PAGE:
Relatives in personal protective equipment (PPE) suits perform the last rites before the cremation of their loved one, who died due to the COVID-19 coronavirus, on the banks of the Ganges River in Garhmukteshwar on May 5, 2021. (PRAKASH SINGH / AFP)
Indian environmentalists are immensely alarmed at frequent dumping of dead bodies, suspected as COVID-19 victims, into the Ganges River and its tributaries recently, saying such incidents will further pollute the rivers and adversely affect the local ecology by increasing the bacterial loads.
Federal minister for Jal Shakti Gajendra Singh Shekhawat said the government had taken a serious note of the issue of dumping dead bodies in River Ganga and launched measures to check such incidents in future. The federal Jal Shakti ministry was formed by merging two ministries—Ministry of Water Resources, River Development & Ganga Rejuvenation and Ministry of Drinking Water and Sanitation.
Over the past few days, about 200 bloated and decomposed bodies have been found floating along the banks of the Ganges and its tributaries in two of India’s most populous states
The Ganges, India’s most spiritually sacred river, is considered the lifeline to millions who live along its course. Over the past few days, about 200 bloated and decomposed bodies have been found floating along the banks of the Ganges and its tributaries in two of India’s most populous states, local media reported.
This has triggered alarm and concern among the villagers who use water for drinking and washing utensils. They also fear an epidemic might break out in the villages due to the rotting smell reaching them for the past days.
In Bihar’s Buxur, a south-western district bordering Uttar Pradesh, as many as 71 bodies were found floating in the river, said local officials. They were quickly fished out from the river under the inspection of the local district authorities and their last rites performed as per the COVID protocols. Dozens of partially burnt and decomposed bodies were also spotted floating in rivers in three districts of UP, such as Balia, Ghazipur and Hamirpur.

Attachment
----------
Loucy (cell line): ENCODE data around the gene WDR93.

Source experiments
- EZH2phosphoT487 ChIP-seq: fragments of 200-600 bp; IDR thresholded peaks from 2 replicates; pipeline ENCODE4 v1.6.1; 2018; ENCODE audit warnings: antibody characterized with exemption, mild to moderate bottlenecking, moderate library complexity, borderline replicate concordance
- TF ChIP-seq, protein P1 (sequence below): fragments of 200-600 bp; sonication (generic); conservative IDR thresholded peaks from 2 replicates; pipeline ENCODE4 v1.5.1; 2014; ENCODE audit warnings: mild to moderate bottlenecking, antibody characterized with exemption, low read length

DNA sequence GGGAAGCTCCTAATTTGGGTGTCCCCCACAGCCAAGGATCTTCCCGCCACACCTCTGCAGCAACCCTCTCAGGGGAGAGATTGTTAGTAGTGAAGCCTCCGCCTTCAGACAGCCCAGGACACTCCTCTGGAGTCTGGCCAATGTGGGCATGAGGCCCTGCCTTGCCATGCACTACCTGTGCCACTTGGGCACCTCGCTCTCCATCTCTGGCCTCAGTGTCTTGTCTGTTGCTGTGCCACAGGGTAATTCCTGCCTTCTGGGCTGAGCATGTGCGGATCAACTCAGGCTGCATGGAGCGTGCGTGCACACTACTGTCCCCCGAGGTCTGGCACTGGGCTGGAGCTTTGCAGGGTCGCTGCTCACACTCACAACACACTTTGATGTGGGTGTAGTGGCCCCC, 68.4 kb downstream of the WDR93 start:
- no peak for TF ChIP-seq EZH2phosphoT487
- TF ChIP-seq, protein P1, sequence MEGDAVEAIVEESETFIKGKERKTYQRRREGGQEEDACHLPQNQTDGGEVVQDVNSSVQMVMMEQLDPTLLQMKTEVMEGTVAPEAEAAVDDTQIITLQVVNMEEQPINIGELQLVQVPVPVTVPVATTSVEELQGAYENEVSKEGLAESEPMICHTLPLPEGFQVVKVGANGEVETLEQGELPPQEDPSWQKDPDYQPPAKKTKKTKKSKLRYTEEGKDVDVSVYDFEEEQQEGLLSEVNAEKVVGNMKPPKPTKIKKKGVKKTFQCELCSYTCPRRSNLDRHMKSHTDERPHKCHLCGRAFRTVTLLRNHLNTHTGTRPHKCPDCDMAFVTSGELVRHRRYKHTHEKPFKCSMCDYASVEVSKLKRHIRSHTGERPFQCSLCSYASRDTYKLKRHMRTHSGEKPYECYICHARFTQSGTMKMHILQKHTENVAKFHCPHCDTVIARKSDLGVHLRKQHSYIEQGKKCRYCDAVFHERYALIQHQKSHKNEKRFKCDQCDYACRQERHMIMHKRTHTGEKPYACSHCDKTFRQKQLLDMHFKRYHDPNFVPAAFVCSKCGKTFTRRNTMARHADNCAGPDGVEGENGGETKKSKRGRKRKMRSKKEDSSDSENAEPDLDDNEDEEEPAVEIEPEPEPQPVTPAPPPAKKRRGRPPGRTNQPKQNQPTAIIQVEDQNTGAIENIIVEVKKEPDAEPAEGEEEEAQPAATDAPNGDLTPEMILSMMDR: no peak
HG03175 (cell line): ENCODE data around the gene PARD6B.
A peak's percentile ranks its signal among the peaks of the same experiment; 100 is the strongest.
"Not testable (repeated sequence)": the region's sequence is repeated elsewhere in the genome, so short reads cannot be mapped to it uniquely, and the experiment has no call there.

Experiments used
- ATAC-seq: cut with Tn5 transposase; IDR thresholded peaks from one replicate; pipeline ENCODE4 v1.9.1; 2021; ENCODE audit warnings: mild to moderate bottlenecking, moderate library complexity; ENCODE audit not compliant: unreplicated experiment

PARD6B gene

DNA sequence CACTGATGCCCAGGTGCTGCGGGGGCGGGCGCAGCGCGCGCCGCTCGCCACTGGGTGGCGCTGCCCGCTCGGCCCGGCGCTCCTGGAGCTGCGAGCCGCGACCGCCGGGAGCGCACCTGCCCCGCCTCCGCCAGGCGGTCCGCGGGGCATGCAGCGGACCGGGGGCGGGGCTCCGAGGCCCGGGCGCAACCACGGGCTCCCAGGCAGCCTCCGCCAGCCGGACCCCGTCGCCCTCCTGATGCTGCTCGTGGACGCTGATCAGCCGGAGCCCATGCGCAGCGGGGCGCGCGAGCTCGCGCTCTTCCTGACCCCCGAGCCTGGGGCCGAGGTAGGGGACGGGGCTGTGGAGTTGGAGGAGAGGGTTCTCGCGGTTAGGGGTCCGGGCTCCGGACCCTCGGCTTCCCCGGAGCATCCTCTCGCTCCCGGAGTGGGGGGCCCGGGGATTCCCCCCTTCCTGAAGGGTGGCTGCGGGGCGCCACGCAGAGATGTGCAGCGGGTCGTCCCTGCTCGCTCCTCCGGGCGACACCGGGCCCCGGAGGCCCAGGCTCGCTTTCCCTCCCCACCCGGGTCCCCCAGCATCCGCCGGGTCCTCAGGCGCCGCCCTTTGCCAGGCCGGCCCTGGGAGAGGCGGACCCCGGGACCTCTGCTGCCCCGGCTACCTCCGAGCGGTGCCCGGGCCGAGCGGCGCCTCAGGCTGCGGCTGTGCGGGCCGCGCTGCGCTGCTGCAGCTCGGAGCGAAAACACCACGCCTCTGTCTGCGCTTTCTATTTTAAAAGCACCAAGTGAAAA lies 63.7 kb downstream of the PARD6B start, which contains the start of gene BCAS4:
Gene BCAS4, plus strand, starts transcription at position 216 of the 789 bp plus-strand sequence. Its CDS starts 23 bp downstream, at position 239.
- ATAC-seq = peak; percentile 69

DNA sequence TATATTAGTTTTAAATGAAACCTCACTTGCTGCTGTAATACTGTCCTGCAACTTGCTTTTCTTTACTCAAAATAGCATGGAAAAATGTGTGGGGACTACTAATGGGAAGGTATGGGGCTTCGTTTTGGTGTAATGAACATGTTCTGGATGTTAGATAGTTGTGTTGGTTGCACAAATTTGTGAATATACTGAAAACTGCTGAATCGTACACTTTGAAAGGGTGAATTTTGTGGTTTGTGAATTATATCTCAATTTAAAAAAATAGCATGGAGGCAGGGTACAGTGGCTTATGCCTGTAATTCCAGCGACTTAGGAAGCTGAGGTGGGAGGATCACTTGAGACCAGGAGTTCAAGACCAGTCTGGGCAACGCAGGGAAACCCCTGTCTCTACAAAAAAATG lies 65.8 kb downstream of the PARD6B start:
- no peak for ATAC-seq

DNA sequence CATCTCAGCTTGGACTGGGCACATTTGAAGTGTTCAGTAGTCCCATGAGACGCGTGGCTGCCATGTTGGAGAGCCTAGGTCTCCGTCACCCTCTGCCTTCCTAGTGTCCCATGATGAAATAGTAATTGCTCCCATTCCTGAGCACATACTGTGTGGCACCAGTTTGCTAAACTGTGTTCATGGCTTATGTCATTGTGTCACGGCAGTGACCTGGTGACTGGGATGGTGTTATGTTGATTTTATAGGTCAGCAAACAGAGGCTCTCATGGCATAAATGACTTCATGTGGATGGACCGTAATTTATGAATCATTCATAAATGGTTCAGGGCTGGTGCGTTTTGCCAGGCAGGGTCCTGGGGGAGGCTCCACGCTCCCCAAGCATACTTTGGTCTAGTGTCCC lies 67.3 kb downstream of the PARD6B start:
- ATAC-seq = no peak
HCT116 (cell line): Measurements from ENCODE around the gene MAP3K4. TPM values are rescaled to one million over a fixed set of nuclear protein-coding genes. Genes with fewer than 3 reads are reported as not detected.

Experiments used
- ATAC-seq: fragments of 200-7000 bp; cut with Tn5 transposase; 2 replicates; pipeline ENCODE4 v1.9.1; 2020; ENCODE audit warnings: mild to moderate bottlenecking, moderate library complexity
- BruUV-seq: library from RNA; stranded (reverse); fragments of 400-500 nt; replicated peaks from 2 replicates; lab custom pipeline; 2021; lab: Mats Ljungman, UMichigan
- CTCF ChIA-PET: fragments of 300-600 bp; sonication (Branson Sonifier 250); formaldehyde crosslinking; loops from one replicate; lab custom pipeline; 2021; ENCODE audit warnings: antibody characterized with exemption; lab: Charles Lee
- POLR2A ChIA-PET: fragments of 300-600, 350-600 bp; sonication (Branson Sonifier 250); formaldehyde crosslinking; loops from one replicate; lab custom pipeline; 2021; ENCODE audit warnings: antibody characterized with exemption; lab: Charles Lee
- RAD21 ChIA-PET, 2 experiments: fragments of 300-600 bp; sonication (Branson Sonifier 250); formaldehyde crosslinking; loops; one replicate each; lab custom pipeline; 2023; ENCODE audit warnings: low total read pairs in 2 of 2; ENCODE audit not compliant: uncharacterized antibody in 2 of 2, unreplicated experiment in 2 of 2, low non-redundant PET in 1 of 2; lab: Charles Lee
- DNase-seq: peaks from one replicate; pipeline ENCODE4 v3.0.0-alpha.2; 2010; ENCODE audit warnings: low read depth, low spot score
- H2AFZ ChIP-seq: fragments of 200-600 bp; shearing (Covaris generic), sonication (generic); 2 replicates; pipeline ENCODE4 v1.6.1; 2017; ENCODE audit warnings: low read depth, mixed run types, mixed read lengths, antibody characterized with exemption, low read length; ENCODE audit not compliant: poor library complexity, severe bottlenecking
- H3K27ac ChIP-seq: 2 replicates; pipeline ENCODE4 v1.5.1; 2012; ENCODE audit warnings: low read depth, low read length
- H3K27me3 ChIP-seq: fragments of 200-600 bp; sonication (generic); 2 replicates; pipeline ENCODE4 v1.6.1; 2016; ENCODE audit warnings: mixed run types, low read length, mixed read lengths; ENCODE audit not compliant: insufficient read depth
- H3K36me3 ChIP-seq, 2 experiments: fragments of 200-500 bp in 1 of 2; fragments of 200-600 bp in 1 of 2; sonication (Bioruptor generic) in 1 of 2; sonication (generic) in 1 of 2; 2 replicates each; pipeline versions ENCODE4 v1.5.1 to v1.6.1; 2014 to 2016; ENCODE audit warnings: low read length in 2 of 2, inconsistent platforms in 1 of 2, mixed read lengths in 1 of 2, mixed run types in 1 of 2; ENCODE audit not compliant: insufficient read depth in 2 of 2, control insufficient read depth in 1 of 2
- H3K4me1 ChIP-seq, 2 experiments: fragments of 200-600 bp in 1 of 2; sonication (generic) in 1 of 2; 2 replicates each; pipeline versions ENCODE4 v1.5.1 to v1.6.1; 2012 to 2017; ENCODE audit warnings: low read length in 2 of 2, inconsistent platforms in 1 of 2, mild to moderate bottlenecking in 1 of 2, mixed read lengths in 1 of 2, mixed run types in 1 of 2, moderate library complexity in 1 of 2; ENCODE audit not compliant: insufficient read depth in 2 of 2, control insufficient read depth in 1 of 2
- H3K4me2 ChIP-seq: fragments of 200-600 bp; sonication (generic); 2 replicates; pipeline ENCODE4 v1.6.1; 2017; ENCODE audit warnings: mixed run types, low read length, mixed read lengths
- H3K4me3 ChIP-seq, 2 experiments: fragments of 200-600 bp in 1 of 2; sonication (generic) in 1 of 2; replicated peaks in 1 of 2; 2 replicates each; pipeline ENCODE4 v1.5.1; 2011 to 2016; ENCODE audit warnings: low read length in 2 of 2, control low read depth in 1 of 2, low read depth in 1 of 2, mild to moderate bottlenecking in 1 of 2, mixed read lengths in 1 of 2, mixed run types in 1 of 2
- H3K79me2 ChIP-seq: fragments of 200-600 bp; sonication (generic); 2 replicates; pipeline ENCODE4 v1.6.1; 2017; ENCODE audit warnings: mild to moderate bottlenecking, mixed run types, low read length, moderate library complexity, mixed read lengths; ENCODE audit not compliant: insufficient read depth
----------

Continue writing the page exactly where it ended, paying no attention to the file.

“The doctors refused to conduct an autopsy on the recovered dead bodies since they were in highly decomposed condition. So we were unable to establish reasons behind their deaths but we have preserved DNA samples of the corpses for future need,” Buxur’s top most district official Aman Samir told the media.
Many say the families of the COVID victims have been dumping the dead bodies into the rivers due to increasing cost of cremation, shortage of fire woods to cremate bodies and also the crematoriums have been working overtime, making the grieving families wait longer for their turn to perform the last rites.
“There is severe scarcity for space and fire woods to perform the last rites of the bodies piling up at the crematoriums. Also, the crematorium's staff have been charging exorbitant money for each cremation. This has forced the villagers to dispose of the bodies into the rivers,” said Asha Devi, a local village council chief in Buxur district.
Local villagers say similar things. “How can you expect poor villagers to spend Rs7,000-Rs8,000 on arranging woods to consign the bodies to flames when they don’t have enough money to buy medicines for treatment. Well you can imagine the misfortune,” said Satya Pandey, a local villager.
The Bihar government officials say these bodies came flowing downstream to the state from neighboring Uttar Pradesh. Taking the matter seriously, the authorities have now deployed security guards at local crematoriums functioning along the river banks in Buxur district and also installed a big net across river Ganges and launched boat patrolling.